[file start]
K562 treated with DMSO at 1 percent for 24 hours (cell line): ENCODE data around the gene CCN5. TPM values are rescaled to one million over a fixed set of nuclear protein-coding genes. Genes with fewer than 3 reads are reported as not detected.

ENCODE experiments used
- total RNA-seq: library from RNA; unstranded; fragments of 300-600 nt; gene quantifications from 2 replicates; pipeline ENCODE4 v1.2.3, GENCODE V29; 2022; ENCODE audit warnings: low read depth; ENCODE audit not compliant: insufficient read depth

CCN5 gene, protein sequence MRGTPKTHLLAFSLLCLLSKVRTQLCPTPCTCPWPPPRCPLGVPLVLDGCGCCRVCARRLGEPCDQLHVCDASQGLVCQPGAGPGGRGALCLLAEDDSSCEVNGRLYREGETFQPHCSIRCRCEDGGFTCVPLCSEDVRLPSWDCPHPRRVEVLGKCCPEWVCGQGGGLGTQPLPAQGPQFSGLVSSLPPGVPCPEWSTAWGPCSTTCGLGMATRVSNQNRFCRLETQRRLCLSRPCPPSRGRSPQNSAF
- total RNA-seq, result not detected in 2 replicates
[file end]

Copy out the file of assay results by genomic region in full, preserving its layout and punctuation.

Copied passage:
K562 treated with DMSO at 1 percent for 24 hours (cell line): ENCODE data around the gene CCN5. TPM values are rescaled to one million over a fixed set of nuclear protein-coding genes. Genes with fewer than 3 reads are reported as not detected.

ENCODE experiments used
- total RNA-seq: library from RNA; unstranded; fragments of 300-600 nt; gene quantifications from 2 replicates; pipeline ENCODE4 v1.2.3, GENCODE V29; 2022; ENCODE audit warnings: low read depth; ENCODE audit not compliant: insufficient read depth

CCN5 gene, protein sequence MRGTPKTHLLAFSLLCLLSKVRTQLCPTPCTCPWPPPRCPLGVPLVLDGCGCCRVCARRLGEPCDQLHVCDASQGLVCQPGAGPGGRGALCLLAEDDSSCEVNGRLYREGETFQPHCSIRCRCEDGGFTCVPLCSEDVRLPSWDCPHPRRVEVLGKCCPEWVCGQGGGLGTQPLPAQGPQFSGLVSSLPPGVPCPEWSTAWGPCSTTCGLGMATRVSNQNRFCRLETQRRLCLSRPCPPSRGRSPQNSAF
- total RNA-seq, result not detected in 2 replicates